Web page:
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Aerosolized Magnesium Sulfate for Acute Asthma*: A Systematic Review

Maurice Blitz, MD; Sandra Blitz, MSc; Rodney Hughes, MBChB; Barry Diner, MD; Richard Beasley, MD; Jennifer Knopp, BScN, MN; Brian H. Rowe, MD, MSc, FCCP
Author and Funding Information

*From the Division of General Surgery (Dr. M. Blitz) and Departments of Emergency Medicine (Ms. S. Blitz and Dr. Rowe) and Family Medicine (Ms. Knopp), Faculty of Medicine and Dentistry, University of Alberta, Edmonton, AB, Canada; the Medical Research Institute of New Zealand (Drs. Hughes and Beasely), Wellington, NZ; and the Department of Emergency Medicine (Dr. Diner), Emory University, Atlanta, GA.

Correspondence to: Brian H, Rowe, MD, MSc, FCCP, Department of Emergency Medicine, 1G1.43 WMC, 8440–112 Street, Edmonton, AB, Canada T6G 2B7; e-mail: brian.rowe@ualberta.ca



Chest. 2005;128(1):337-344. doi:10.1378/chest.128.1.337
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Background: The use of MgSO4 is one of numerous treatment options available during exacerbations of asthma. While the efficacy of therapy with IV MgSO4 has been demonstrated, little is known about inhaled MgSO4.

Objectives: A systematic review of the literature was performed to examine the effect of inhaled MgSO4 in the treatment of patients with asthma exacerbations in the emergency department.

Methods: Randomized controlled trials were eligible for inclusion and were identified from the Cochrane Airways Group “Asthma and Wheez*” register, which consists of a combined search of the EMBASE, CENTRAL, MEDLINE, and CINAHL databases and the manual searching of 20 key respiratory journals. Reference lists of published studies were searched, and a review of the gray literature was also performed. Studies were included if patients had been treated with nebulized MgSO4 alone or in combination with β2-agonists and were compared to the use of β2-agonists alone or with an inactive control substance. Trial selection, data extraction, and methodological quality were assessed by two independent reviewers. The results from fixed-effects models are presented as standardized mean differences (SMDs) for pulmonary functions and the relative risks (RRs) for hospital admission. Both are displayed with their 95% confidence intervals (CIs).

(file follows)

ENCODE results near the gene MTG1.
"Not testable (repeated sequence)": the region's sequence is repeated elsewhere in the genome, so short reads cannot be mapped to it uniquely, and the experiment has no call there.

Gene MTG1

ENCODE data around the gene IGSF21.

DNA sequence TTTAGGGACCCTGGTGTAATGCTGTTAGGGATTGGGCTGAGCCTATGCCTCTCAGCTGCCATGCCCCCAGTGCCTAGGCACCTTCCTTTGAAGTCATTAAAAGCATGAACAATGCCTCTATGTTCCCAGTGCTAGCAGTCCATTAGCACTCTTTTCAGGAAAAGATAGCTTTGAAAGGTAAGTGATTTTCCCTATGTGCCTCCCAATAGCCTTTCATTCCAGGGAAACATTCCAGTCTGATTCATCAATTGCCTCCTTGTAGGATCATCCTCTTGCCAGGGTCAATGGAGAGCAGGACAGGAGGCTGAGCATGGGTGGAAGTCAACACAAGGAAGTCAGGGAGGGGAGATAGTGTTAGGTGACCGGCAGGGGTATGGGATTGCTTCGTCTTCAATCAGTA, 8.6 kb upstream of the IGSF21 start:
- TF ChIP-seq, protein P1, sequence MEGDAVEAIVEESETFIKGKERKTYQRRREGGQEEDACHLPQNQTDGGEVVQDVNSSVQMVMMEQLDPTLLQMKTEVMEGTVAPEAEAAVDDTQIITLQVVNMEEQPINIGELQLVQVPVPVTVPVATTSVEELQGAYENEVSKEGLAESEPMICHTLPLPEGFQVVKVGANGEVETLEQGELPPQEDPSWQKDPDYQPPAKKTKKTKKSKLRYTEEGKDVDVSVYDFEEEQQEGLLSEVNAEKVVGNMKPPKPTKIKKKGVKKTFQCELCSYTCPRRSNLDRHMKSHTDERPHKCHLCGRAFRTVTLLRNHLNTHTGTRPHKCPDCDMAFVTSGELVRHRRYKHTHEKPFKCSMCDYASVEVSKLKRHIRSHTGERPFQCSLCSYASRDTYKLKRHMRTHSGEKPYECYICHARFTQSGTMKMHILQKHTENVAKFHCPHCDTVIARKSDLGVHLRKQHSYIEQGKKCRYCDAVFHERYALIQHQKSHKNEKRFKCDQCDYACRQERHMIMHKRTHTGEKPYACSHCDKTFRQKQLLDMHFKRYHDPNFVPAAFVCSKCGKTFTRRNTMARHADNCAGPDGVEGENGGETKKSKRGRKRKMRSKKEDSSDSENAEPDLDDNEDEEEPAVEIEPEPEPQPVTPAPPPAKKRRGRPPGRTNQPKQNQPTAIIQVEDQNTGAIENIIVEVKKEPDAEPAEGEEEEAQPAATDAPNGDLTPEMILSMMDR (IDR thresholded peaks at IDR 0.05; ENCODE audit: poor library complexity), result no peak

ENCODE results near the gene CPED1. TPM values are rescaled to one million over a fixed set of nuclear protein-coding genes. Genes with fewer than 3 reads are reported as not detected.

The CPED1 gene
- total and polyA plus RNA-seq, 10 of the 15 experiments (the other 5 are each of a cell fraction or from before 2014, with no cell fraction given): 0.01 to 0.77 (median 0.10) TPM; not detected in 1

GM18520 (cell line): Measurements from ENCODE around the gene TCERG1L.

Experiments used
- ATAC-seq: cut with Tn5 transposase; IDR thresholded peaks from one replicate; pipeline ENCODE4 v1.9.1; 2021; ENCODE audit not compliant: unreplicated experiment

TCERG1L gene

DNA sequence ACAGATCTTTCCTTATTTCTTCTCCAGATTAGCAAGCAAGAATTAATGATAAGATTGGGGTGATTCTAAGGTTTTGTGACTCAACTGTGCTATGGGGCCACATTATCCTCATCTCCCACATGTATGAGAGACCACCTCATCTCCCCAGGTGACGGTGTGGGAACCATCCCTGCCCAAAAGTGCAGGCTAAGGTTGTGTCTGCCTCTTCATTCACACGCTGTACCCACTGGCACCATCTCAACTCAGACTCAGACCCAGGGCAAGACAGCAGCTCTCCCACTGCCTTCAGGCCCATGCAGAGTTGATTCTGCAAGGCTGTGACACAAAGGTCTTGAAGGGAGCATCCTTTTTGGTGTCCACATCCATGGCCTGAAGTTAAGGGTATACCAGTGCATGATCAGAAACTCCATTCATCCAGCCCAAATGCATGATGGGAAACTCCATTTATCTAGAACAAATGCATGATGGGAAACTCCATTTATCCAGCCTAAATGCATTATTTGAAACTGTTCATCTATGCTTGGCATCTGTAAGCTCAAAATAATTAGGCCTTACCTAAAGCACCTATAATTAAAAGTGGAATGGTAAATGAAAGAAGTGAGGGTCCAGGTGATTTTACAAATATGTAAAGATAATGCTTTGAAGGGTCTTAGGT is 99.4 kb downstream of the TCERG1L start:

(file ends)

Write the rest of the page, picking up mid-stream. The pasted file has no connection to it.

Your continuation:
Results: Six trials involving 296 patients were included. There was a significant difference in pulmonary function between patients whose treatments included nebulized MgSO4 and those whose did not (SMD, 0.30; 95% CI, 0.05 to 0.55; five studies). There was a trend toward a reduced number of hospitalizations in patients whose treatments included nebulized MgSO4 (RR, 0.67; 95% CI, 0.41 to 1.09; four studies). Subgroup analyses demonstrated that lung function improvement was similar in adult patients and in those patients who received nebulized MgSO4 in addition to a β2-agonist.

Conclusions: The use of nebulized MgSO4, particularly in addition to a β2-agonist, in the treatment of an acute asthma exacerbation appears to produce benefits with respect to improved pulmonary function and may reduce the number of hospital admissions.

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